While this is a very fun book, I hope readers will not rush out all at once to buy a donkey. That will just drive their price up. https://www.youtube.com/watch?v=86xJ...?v=86xJkoSp9jk
I thought that guy ran off into the desert, some years ago, and has yet to return.
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Old 12-13-19, 05:57 PM
  #362  
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Originally Posted by ksryder View Post
I've bought 3-4 sets of wheels from Velomine. Lots of budget yet still quality alloy options, at least the last time I looked.
Velomine generally has track and fixie stuff and is my local Campy store, also!
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Old 12-13-19, 07:03 PM
  #363  
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Originally Posted by Bah Humbug View Post
The "object of lust" thread went off the rails. One of the things I liked about Colorado was how the ocean was over a thousand miles away in any direction.

The last time I actually went to Maine I took a shot at swimming around the island, which is perhaps a mile and a bit around. Got in, got a few dozen yards from the dock, thought of all my million slimy tentacled friends in that water, got back like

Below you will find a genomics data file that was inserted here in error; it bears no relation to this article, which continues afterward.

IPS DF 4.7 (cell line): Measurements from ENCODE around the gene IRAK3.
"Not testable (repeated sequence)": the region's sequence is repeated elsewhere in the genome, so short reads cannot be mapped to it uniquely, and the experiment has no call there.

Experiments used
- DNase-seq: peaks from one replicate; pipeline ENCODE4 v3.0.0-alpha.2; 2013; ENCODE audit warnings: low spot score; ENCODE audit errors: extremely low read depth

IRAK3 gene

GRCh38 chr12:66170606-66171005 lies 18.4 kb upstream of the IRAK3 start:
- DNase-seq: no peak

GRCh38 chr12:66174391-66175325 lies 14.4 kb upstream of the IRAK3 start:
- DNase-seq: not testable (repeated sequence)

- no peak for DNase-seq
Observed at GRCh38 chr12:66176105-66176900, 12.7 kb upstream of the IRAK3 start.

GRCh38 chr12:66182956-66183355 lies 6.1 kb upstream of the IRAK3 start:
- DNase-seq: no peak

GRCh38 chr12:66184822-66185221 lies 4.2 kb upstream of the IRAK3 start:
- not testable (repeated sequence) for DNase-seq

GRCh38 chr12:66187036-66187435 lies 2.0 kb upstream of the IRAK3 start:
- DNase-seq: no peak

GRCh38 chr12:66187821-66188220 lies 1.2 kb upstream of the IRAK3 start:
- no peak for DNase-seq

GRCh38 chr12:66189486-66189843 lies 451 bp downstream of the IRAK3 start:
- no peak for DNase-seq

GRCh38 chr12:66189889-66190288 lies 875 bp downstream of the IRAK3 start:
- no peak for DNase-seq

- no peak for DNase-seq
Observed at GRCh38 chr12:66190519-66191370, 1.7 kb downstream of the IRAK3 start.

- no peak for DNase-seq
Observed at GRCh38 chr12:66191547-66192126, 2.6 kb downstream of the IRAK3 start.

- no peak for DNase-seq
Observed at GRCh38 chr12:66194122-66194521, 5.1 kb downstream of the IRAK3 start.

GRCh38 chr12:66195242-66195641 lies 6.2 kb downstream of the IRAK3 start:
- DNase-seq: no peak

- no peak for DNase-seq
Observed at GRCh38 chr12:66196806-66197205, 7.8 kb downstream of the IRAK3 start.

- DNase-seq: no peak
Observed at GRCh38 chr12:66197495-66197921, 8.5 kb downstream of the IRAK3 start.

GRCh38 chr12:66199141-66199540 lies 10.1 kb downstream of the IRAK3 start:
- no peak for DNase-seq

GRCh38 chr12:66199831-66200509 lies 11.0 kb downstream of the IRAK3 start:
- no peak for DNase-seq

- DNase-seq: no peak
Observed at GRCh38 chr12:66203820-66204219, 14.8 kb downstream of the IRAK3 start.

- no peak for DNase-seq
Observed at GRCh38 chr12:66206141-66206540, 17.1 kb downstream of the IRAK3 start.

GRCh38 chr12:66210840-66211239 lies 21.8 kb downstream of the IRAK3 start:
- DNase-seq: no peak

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Amateur bike racing is just a fun thing, as far as I know, there's no penalty for not winning.
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Old 12-13-19, 09:18 PM
  #364  
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I have a wheels question: what's the deal with the spacing spec, e.g. 100mm, 120mm? Is that the space between the dropouts?

Last time I bought wheels I don't remember spacing being a concern.
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Old 12-13-19, 10:07 PM
  #365  
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Originally Posted by BillyD View Post
I have a wheels question: what's the deal with the spacing spec, e.g. 100mm, 120mm? Is that the space between the dropouts?

Last time I bought wheels I don't remember spacing being a concern.
Yep. Newer road bikes are 130 in the rear, 100 in the front. That's where cold set came into play, because older bikes were 126(?) and fitting a newer 8 speed and above drivetrain to an older bike meant spreading the rear drop outs. All from memory, but close, I think.